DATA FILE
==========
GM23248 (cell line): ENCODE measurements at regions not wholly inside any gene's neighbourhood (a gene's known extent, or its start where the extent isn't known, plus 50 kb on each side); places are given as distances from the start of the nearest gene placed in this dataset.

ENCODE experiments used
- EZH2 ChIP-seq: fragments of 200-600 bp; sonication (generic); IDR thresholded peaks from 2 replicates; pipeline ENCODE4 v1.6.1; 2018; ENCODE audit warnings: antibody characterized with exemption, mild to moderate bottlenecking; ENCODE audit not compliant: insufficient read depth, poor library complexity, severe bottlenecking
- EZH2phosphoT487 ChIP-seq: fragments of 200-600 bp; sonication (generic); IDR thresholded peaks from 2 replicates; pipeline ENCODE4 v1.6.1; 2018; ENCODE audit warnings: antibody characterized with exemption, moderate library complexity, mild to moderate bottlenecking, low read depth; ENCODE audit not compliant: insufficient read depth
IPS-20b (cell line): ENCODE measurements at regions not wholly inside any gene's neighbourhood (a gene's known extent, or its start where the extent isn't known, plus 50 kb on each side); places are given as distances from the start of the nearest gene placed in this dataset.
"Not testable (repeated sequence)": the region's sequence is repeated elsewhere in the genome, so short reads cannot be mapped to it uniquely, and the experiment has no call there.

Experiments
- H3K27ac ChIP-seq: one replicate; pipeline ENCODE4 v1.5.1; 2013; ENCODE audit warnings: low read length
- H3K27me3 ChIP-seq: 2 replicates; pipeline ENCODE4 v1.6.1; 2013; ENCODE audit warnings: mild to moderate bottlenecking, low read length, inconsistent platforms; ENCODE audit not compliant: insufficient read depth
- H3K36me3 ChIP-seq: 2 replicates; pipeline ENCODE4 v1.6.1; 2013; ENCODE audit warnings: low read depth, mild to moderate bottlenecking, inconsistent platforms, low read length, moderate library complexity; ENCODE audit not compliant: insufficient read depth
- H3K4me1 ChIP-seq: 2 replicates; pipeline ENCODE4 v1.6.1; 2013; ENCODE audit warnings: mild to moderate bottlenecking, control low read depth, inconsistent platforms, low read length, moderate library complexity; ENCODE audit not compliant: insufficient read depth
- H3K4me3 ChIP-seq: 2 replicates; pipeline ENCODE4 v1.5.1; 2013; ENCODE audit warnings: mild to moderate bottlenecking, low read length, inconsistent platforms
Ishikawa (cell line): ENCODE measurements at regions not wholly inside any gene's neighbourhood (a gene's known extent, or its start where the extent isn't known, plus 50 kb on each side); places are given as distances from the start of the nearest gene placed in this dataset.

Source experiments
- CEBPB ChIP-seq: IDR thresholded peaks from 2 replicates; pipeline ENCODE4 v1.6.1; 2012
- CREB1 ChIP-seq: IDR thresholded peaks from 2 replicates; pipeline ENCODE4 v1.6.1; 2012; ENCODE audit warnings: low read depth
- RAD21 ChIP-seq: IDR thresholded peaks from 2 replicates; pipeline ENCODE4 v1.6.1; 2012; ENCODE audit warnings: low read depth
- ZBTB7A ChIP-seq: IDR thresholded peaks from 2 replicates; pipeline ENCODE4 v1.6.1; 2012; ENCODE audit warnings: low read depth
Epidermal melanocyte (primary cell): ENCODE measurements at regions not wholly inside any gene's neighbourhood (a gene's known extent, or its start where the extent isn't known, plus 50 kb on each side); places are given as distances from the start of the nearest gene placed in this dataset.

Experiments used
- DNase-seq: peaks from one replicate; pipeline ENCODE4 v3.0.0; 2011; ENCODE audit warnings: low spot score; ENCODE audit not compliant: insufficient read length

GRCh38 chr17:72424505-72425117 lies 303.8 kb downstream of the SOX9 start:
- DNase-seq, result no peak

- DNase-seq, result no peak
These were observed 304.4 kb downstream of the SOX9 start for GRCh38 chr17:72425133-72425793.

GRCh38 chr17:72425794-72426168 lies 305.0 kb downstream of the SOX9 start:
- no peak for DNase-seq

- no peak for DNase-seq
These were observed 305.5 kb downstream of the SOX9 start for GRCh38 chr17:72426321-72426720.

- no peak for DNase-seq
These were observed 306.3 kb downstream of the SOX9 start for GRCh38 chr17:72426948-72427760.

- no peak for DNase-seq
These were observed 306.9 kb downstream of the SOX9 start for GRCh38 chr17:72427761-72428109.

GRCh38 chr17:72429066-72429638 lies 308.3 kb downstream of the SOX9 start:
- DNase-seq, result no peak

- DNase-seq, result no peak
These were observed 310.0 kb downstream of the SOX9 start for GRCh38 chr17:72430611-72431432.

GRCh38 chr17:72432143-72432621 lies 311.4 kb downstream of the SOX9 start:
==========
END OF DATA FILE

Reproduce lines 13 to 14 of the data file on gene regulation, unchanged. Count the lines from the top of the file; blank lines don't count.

Ishikawa (cell line): ENCODE measurements at regions not wholly inside any gene's neighbourhood (a gene's known extent, or its start where the extent isn't known, plus 50 kb on each side); places are given as distances from the start of the nearest gene placed in this dataset.

Source experiments